Laurel Morales/Fronteras Desk
A student enjoys Field Day on the playground of Tuba City Primary.
Schools in Indian Country are starting to feel the effects of sequestration. For the Navajo Nation, across the board federal budget cuts mean larger class sizes, putting off building repairs and fewer buses. If you're a child that has to travel more than 70 miles to get to school, this can have a dramatic effect. Laurel Morales from the Fronteras Desk reports.
Orson Bigman, the director of transportation for Tuba City schools, sits behind the wheel of a small school bus. He drives over what looks like an off-road trail for weekend warriors.
"Usually I tell my drivers take a little bit of a run at it," Bigman said as he slammed on the gas. "You can go over the sand dune."
Bigman said he drives six miles over sand dunes and rocks to get to two students’ bus stop. And on rainy days he may not get to them at all, because the road is washed out.
All of his drivers complain of back problems.
"As you can see I try to keep my body as stiff as I can kind of move along with the bumps," Bigman said.
And you can imagine what those bumps do to the buses, literally shaking the screws loose. Bigman said a bus that should last the district 10 years lasts five. And they don’t know if they will have the money to buy a new one next year.
School Superintendent Harold Begay would like to take a few members of Congress on this bus ride.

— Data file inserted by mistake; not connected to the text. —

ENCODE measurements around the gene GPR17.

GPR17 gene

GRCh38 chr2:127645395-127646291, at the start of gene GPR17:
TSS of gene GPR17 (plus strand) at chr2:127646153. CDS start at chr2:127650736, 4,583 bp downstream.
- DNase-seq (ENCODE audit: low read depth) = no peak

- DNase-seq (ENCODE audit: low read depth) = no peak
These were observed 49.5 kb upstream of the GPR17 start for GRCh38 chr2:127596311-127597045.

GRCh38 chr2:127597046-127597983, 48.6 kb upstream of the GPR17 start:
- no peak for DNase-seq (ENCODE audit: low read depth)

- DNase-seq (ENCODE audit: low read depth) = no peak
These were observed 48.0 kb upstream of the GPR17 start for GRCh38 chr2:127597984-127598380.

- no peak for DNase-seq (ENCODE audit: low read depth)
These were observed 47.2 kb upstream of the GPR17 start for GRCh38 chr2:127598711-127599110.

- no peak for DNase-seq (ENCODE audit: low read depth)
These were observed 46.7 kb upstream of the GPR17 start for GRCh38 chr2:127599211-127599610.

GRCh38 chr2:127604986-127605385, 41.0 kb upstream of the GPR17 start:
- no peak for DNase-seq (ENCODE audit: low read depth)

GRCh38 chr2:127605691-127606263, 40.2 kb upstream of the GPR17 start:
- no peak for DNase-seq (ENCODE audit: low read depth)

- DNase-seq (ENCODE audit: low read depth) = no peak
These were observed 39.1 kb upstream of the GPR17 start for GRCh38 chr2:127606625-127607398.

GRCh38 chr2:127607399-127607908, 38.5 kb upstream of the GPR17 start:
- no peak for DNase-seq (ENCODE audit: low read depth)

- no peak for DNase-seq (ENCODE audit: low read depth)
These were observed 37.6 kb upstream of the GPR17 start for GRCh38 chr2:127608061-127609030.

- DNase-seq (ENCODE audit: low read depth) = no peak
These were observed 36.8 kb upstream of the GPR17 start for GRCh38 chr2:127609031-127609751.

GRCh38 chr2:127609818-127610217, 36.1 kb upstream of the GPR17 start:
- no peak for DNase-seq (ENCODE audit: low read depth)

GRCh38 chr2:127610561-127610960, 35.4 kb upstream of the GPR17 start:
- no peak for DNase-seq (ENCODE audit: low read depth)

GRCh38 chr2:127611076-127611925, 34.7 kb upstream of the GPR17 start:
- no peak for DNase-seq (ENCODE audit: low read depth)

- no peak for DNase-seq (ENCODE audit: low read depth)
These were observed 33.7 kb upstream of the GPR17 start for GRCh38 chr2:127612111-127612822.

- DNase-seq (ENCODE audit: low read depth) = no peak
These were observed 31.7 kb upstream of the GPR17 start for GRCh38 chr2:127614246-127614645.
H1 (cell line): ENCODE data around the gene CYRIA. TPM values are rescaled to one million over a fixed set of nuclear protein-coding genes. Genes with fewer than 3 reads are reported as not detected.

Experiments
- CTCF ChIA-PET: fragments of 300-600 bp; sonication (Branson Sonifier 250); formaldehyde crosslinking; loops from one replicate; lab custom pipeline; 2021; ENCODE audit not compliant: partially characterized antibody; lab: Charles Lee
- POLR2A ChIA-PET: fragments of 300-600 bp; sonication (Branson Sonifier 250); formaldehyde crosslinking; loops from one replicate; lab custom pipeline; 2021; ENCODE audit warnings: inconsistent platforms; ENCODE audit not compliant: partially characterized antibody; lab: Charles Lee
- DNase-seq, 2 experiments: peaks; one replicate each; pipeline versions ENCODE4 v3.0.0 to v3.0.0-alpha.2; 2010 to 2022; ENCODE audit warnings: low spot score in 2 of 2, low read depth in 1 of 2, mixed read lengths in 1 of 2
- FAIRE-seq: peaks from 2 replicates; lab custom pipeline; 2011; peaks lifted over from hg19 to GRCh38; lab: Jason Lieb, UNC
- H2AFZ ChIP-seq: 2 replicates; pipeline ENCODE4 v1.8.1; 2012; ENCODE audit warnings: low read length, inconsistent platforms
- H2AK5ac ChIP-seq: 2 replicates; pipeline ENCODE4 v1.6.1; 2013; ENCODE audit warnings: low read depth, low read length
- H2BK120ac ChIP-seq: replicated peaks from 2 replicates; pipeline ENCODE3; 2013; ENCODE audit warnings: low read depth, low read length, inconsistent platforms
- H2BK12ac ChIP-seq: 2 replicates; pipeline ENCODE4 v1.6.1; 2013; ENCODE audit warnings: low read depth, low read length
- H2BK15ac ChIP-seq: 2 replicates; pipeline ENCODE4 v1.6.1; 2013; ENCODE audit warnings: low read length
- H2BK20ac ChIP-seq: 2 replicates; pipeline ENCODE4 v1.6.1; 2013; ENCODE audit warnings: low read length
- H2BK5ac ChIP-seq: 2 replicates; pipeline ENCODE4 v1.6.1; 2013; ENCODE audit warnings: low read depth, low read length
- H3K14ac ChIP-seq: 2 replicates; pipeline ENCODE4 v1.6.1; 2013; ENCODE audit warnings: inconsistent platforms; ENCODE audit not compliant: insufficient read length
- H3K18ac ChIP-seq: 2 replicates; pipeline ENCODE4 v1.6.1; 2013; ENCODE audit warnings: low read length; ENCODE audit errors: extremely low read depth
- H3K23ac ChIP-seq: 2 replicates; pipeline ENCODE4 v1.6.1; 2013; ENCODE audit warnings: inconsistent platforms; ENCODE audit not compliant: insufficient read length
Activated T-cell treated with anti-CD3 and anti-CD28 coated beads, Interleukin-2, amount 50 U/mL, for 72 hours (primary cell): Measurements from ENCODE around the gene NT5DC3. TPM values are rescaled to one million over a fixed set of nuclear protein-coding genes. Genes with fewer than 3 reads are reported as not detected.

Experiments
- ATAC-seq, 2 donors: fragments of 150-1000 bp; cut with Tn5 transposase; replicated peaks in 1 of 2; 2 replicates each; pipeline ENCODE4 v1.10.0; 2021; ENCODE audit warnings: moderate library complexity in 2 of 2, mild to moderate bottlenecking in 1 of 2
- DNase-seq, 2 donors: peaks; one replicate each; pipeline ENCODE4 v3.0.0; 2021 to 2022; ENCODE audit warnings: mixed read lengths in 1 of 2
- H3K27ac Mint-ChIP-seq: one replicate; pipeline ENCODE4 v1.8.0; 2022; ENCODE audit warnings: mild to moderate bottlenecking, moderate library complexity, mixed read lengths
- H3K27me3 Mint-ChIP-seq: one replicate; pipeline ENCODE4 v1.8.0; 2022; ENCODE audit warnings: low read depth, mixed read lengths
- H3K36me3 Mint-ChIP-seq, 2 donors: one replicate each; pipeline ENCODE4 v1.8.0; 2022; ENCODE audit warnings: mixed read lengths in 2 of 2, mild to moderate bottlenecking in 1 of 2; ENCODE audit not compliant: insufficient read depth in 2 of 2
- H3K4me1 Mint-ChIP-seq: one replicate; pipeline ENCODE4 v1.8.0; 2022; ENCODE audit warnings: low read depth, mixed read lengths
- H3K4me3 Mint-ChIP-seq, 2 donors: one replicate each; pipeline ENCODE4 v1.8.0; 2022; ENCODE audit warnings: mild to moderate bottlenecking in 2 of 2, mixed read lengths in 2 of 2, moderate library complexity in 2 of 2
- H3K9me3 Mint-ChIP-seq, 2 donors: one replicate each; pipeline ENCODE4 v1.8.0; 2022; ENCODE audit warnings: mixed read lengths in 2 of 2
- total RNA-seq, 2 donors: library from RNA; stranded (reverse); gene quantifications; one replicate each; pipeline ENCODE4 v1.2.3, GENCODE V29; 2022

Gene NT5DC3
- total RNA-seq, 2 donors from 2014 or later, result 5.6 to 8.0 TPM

"The powers that be, lawmakers and so on, they don’t see this," Begay said. "They’ve never been out here."
Sequestration has already meant the loss of $60 million in federal Impact Aid for schools that serve American Indian children across the country. And administrators like Begay are anticipating more cuts next year.
Begay walked past the Tuba City High School gym where sun shines through the holes in the ceiling. At the nearby primary school one wing and a cafeteria have already been condemned. That building is in desperate need of new bathrooms and safe playground equipment. But those upgrades will have to wait.
On the playground Principal Sharlene Navaho watched the students enjoy their field day. A teacher yelled instructions through a bullhorn as students try to pass eggs to each other on paper plates. Navaho said the school has seven open positions due to attrition. But sequestration means she will have to leave those vacant.
"There’s going to be more responsibility placed on our teachers," Navaho said. "But I can see that I have a staff that’s going to not let that be the determining factor for our students."
Teachers said in addition to larger classes, they will have to buy scissors, crayons and other supplies themselves. Superintendent Begay said all this has a big effect on teachers’ attitudes.
"When you have an unreliable revenue flow, always being underfunded, to say that it hurts morale is putting it mildly," Begay said.
But Begay and a lot of people on the Navajo Nation said they’re used to doing more with less. It seems to be a reservation motto.
"You almost have to develop a pathological immunity to any kind of government funding, especially federal funding," he said.
Seventy percent of his students graduate, but Begay says many of them are not prepared to compete in the outside world. He has been working hard to change the low expectations of not just teachers but the whole community. But that’s especially hard to do with less federal funding.
Begay said one of the most important things they can teach children is resiliency — something people living in Indian Country have to learn the hard way.